How Common Is Juvenile Idiopathic Arthritis?
The types of JIA affect children at the following rates:1
- Up to 60 out of 100 children with JIA have oligoarticular arthritis. Of these 60 children, 20 to 30 of them have symptoms in more than four joints after the first 6 months, so they are said to have extended oligoarticular JIA. The rest of these children continue to have less than four joints affected over time. This is called persistent oligoarticular JIA.
- About 30 out of 100 children with JIA have RF-negative polyarticular JIA. This means they have polyarticular symptoms without an antibody called rheumatoid factor in their blood.
- Fewer than 10 out of 100 children with JIA have RF-positive polyarticular JIA. This means they have polyarticular symptoms and also have rheumatoid factor in their blood.
- About 10 out of 100 children with JIA have systemic symptoms.
- About 10 out of 100 children have a form of arthritis called enthesitis-related JIA.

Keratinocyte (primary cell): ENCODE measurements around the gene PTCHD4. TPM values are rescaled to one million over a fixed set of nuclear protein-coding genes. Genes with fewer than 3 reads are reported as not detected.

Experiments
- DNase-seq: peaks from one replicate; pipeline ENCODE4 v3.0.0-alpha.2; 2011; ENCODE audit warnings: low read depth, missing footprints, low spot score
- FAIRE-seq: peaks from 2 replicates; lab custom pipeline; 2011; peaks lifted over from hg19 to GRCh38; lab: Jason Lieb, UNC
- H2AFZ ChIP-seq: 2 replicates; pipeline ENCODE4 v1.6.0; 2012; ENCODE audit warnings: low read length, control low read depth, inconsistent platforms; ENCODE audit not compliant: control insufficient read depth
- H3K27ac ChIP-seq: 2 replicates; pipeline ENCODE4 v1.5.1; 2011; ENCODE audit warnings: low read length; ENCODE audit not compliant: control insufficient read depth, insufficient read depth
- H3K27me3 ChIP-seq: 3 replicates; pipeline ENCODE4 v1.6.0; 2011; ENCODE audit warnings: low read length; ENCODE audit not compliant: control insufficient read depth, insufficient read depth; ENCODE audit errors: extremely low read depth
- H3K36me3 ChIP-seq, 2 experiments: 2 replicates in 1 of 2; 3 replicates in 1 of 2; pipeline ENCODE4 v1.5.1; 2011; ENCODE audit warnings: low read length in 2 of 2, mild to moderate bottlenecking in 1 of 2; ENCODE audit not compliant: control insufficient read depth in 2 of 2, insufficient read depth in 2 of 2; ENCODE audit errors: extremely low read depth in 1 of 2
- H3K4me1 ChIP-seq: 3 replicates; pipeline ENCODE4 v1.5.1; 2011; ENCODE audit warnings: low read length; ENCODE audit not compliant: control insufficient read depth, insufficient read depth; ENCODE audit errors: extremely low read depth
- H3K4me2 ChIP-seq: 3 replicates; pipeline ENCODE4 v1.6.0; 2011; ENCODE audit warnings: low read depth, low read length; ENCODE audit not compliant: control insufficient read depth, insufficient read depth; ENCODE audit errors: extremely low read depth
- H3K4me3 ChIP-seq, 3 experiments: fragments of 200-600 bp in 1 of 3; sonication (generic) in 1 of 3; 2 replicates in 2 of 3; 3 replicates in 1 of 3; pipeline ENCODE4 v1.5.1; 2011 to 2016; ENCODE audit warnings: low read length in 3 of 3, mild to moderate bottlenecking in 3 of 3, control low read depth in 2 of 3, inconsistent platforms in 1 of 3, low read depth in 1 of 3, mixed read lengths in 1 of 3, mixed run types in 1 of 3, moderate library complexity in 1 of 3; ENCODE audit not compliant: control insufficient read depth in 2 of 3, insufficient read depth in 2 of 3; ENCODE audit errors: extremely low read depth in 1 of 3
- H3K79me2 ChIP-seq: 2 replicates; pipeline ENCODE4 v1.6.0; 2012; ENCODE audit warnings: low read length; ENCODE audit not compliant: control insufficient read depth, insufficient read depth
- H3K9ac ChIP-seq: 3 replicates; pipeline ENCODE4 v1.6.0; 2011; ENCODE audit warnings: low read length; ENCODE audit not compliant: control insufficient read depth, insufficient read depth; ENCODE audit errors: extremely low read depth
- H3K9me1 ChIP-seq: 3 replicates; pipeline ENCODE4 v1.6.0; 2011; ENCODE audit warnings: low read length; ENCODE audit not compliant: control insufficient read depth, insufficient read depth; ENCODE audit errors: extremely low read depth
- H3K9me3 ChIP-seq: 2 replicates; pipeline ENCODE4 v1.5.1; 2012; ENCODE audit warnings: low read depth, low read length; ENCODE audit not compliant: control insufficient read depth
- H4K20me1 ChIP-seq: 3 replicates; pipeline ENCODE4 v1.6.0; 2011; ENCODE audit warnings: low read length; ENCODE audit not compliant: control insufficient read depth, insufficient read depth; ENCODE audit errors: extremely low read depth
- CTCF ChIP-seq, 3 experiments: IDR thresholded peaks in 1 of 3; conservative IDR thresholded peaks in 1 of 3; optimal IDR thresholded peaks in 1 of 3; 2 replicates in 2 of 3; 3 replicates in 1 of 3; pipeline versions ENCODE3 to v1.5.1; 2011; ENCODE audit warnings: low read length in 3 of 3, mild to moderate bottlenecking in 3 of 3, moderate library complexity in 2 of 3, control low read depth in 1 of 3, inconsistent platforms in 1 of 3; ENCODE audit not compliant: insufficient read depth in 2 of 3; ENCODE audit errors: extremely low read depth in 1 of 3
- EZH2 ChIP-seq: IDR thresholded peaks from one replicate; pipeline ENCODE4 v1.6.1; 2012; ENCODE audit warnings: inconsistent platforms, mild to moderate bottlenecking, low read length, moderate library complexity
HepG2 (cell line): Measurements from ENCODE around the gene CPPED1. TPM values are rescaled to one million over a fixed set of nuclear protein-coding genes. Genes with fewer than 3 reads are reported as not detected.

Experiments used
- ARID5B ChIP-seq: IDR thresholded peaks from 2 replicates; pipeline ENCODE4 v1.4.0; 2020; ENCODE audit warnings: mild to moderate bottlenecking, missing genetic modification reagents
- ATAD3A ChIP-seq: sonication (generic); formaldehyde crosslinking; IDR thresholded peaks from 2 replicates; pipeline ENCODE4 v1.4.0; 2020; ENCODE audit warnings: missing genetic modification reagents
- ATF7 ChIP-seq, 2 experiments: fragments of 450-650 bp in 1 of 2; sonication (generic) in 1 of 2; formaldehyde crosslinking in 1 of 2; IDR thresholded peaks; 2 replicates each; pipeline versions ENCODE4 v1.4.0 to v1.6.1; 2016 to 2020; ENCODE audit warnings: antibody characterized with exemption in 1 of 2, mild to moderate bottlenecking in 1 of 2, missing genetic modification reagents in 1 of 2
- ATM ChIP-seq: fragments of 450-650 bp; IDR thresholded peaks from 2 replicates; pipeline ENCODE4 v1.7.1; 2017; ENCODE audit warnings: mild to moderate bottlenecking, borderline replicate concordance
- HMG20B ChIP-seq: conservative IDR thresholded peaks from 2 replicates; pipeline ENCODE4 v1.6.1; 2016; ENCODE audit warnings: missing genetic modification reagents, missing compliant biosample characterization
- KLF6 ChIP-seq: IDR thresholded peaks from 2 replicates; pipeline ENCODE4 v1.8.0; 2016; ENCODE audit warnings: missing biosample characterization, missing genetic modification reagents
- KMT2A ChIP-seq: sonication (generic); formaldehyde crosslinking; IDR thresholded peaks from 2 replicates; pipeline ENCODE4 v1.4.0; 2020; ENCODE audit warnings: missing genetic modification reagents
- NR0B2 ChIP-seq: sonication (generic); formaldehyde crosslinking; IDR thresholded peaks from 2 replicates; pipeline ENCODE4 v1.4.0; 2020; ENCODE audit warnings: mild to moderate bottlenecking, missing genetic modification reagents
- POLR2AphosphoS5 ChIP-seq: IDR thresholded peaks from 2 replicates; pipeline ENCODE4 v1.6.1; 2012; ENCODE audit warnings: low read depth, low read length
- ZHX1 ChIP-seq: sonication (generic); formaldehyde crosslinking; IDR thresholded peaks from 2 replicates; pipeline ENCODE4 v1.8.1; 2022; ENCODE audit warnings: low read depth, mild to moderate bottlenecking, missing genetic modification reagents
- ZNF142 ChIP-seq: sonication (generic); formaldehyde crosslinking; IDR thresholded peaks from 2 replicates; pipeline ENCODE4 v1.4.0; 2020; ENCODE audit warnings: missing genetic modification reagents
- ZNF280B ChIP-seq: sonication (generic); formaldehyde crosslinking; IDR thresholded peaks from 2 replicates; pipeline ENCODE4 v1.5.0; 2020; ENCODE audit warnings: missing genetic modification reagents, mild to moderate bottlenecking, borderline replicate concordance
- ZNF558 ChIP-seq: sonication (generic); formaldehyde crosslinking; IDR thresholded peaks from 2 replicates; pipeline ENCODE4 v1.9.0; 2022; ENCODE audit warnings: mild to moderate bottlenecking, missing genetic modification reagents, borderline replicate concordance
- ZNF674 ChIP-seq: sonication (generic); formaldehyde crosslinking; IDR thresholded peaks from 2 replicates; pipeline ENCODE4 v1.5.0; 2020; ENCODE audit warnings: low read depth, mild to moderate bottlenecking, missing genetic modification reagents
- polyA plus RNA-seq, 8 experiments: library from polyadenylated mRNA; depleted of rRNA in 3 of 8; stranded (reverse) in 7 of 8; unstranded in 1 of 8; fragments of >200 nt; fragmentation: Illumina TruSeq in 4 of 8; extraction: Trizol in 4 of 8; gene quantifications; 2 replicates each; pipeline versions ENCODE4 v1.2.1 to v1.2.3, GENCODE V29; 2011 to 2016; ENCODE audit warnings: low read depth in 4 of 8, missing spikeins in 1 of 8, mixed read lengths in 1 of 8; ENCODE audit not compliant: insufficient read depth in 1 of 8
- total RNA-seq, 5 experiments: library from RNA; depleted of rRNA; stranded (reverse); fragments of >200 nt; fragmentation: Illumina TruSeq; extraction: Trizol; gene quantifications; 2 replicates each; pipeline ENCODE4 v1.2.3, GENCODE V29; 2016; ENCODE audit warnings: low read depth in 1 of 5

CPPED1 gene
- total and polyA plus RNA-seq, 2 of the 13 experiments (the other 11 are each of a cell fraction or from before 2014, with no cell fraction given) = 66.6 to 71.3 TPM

- Fewer than 10 out of 100 have psoriatic JIA.
- A few children are said to have unclassified JIA. This means that their symptoms and past health do not exactly match any of the other types of JIA.
Juvenile idiopathic arthritis can occur at higher rates among certain ethnic groups and in some geographic areas. Environmental and genetic factors are thought to be responsible, though research has not yet confirmed this theory.2
- Nistala K, et al. (2009). Juvenile idiopathic arthritis. In GS Firestein et al., eds., Kelley's Textbook of Rheumatology, 8th ed., vol. 2, pp. 1657–1675. Philadelphia: Saunders Elsevier.
- Warren RW, et al. (2005). Juvenile idiopathic arthritis (Juvenile rheumatoid arthritis). In WJ Koopman, LW Moreland, eds., Arthritis and Allied Conditions, 15th ed., vol. 1, pp. 1277–1300. Philadelphia: Lippincott Williams and Wilkins.
Current as of: September 9, 2014
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